We made a ton of mistakes and threw away a ton of capital we had sunk into the business on those mistakes. We bought way too much raw material of a certain ingredient to pick up the price discount and realized that after a few production runs that it wasn’t a great tasting ingredient, threw away 90% of our supply of that material. Many costly lessons along the way, but it was worth it in the long run.
Since launch, what has worked to attract and retain customers?
We have one of the most innovative fun cool and honestly best protein snacks around. They taste great, provide tangible value, and are a fantastic alternative to all the bars and shake options out there.
We’ve predominantly aimed our business in retail and distribution. To start the company we were hyper-focused on the sports nutrition channel working with retailers like Vitamin Shoppe and Gold’s Gym.
As the company grew we looked at regional grocery players and reached out to the buyers independently. We took a case by case approach by determining when their reviews were, what the slotting fees were and ran financial models on whether our in-store turn aka “velocities” would turn into a profitable business. Through this calculated grocery strategy the company has grown and we’ve expanded into major chains like HEB, Giant Eagle, and HyVee.
How are you doing today and what does the future look like?
Our big focus moving forward is expanding into e-commerce. We’ve built this business in a more traditional distribution/retail format.
As we’ve grown the market has changed dramatically and shifted online. We’ve been behind the eight balls in that regard and we’re excited about the opportunities ahead in capturing market share in this white space.
We’re a small tight team of 6 and are very strategic about our hiring strategy focusing on company needs and cultural fit.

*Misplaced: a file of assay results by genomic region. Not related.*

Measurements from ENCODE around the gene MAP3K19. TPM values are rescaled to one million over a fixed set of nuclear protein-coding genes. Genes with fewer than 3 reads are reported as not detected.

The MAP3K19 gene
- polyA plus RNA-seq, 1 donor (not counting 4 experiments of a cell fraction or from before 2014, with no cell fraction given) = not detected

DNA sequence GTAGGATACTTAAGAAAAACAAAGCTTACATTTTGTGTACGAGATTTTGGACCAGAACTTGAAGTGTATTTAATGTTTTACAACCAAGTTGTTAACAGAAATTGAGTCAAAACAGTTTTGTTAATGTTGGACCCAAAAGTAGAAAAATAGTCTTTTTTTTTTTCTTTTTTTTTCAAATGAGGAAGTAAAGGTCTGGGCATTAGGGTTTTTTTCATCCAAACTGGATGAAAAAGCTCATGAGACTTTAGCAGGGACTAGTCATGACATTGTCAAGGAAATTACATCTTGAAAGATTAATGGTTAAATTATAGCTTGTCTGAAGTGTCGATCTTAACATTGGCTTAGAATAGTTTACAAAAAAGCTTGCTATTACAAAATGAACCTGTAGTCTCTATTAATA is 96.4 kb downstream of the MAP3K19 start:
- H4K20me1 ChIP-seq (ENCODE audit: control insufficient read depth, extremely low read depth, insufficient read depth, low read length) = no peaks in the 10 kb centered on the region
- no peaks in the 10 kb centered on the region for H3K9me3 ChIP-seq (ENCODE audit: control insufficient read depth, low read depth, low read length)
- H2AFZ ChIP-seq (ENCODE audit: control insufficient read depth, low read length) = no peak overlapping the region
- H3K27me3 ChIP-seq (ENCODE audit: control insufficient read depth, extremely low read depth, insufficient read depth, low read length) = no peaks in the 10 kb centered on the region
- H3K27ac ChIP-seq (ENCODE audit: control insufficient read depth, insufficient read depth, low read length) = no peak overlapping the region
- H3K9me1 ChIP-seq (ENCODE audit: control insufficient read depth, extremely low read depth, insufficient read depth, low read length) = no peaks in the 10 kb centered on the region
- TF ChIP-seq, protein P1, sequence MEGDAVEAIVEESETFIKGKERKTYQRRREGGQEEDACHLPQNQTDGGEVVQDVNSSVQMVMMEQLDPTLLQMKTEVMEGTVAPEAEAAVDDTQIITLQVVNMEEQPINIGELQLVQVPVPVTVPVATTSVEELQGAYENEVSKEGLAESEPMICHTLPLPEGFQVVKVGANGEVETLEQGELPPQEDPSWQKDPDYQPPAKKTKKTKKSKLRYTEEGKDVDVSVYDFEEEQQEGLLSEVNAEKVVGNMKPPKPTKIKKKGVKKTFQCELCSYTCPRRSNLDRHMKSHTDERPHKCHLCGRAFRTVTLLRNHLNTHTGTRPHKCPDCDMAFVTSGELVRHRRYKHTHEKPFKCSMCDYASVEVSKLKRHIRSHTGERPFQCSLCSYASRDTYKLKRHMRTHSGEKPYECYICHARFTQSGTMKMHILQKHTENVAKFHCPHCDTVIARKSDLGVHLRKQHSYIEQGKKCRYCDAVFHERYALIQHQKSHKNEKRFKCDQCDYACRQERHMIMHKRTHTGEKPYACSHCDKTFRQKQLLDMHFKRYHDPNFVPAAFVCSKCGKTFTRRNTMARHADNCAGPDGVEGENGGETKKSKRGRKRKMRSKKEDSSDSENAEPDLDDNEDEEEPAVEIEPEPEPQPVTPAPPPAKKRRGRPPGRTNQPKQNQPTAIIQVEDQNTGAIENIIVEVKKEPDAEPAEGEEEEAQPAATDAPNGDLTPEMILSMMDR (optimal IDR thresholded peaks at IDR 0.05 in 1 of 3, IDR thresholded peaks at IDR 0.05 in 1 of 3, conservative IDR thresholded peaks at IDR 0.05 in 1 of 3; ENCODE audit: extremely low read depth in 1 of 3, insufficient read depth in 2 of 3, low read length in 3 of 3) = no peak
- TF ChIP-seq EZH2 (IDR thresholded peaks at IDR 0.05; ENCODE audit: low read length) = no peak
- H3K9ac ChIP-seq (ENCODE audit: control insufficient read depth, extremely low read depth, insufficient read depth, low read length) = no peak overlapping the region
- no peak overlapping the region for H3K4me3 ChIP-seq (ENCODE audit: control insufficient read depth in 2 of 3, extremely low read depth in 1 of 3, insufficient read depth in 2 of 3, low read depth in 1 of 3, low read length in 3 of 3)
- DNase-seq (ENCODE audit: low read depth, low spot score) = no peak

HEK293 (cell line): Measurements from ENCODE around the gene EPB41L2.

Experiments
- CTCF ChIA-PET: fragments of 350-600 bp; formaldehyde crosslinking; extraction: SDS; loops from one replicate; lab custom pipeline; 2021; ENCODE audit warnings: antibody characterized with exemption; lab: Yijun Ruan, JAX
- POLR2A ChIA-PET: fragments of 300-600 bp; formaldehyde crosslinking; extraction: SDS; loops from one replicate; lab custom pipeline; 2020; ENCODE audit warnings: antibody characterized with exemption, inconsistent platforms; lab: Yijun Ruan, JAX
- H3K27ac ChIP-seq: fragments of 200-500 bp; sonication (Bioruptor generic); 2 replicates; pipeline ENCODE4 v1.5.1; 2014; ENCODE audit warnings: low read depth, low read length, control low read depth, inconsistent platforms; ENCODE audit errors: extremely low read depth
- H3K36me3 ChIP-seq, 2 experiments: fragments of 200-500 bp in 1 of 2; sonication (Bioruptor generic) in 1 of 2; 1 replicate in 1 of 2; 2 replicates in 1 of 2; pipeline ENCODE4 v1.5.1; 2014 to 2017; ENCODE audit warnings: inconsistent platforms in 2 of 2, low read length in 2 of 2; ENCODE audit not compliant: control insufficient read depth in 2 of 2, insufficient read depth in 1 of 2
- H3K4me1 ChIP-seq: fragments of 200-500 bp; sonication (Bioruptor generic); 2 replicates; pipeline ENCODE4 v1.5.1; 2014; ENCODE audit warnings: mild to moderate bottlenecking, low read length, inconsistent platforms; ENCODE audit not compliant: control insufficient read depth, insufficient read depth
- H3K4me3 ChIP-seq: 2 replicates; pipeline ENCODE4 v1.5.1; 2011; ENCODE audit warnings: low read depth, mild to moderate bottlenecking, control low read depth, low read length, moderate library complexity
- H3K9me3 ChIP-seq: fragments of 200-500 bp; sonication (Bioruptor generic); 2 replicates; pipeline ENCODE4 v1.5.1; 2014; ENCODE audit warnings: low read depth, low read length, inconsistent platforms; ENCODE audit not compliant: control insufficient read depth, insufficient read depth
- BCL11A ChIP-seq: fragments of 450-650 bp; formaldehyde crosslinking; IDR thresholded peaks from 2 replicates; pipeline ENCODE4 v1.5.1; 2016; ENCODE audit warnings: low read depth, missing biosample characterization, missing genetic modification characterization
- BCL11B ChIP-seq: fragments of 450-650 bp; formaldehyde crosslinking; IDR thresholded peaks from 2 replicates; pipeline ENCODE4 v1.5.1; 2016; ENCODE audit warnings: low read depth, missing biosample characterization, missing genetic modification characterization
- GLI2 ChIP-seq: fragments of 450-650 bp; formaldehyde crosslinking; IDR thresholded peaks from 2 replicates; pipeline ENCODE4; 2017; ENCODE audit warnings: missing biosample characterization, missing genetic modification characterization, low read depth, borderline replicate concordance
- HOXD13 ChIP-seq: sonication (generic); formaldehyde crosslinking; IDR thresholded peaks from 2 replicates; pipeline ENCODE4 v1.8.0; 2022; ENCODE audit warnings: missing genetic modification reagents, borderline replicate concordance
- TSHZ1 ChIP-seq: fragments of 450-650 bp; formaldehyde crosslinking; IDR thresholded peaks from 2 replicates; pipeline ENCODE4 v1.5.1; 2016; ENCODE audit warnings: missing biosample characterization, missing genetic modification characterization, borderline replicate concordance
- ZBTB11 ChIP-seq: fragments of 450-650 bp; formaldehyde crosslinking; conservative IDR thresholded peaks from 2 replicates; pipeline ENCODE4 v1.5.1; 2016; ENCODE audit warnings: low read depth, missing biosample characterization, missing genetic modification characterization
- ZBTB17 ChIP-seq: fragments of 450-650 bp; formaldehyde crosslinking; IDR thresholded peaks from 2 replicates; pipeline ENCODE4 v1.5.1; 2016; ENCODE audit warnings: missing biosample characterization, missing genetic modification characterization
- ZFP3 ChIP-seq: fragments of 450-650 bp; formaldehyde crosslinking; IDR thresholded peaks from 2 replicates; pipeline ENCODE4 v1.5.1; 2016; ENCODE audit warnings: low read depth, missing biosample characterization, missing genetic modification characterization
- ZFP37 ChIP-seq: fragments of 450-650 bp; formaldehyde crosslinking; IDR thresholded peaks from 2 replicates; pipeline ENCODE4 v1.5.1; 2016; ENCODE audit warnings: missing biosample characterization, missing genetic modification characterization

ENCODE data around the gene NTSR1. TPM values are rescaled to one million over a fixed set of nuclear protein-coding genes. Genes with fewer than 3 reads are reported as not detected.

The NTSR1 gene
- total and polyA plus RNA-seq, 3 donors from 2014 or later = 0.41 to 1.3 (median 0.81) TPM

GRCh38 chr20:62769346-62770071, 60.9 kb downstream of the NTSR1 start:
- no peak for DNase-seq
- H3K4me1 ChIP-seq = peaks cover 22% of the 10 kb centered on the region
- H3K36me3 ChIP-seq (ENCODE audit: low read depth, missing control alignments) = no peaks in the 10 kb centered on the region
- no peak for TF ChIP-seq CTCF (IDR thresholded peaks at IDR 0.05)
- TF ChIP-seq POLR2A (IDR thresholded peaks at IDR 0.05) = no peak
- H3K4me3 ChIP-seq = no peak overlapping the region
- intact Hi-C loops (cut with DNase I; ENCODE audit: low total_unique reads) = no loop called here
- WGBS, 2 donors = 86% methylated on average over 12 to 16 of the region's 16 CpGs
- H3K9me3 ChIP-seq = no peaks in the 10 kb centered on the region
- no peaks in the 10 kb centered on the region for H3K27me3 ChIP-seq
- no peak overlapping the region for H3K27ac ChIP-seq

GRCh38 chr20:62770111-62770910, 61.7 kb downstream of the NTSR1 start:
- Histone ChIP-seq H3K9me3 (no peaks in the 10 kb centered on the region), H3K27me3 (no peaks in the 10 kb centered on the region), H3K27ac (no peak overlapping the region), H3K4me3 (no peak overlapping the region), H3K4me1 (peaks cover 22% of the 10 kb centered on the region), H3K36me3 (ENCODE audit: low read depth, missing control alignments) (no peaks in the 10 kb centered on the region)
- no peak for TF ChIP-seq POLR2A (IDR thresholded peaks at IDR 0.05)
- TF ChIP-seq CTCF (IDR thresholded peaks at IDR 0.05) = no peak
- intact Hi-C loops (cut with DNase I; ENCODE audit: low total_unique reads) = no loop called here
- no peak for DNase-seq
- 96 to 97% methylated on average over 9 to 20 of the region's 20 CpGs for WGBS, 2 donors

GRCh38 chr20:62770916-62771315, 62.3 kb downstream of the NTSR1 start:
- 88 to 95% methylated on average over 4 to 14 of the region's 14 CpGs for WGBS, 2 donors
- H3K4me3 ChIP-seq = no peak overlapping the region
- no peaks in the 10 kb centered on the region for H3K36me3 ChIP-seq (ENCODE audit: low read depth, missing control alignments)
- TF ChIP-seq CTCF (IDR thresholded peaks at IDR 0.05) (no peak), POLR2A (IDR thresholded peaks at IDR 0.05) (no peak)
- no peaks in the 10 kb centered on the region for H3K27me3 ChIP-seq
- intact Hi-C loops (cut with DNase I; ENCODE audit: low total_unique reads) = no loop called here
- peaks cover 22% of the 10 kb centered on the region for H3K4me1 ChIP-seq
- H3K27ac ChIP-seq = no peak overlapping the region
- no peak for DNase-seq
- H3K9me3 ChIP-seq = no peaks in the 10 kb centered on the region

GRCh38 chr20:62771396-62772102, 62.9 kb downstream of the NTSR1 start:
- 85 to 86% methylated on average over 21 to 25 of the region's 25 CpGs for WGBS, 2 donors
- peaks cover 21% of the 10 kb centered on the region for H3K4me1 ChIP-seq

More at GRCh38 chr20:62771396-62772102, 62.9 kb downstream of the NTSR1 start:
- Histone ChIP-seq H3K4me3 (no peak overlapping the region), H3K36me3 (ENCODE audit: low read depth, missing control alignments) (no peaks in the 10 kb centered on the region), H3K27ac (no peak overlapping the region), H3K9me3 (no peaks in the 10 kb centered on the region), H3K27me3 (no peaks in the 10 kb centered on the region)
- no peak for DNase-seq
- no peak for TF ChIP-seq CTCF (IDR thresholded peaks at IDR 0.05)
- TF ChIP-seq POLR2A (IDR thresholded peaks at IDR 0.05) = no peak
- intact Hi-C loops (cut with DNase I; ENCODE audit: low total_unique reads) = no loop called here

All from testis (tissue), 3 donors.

Through starting the business, have you learned anything particularly helpful or advantageous?
The biggest thing I’ve learned is that having a diverse group of advisors with category-specific expertise is invaluable. That being said, the end of the day making decisions should be taken after collecting a wide group of consultation and advice and making your own decisions.
End of the day it’s your company and the mistakes and path are yours to take, not theirs.
What platform/tools do you use for your business?
What have been the most influential books, podcasts, or other resources?
The #1 book I recommend to new entrepreneurs is Lean Startup by Eric Ries. The mistakes we made early in the company were instrumental in getting to where we are today. That being said, if we had made those same mistakes today they would have been much more costly.
Advice for other entrepreneurs who want to get started or are just starting out?
The majority of startups fail, it’s a simple fact. In the food industry, I believe the number is 90% don’t make it to their second year. What they don’t tell you is that the ones that don’t fail are simply the ones that didn’t give up.
I can’t put a number on the number of times we nearly went bankrupt, it’s definitely over 10 in a 6 year period. Don’t give up, find alternative solutions and keep chugging along.
Where can we go to learn more?
If you have any questions or comments, drop a comment below!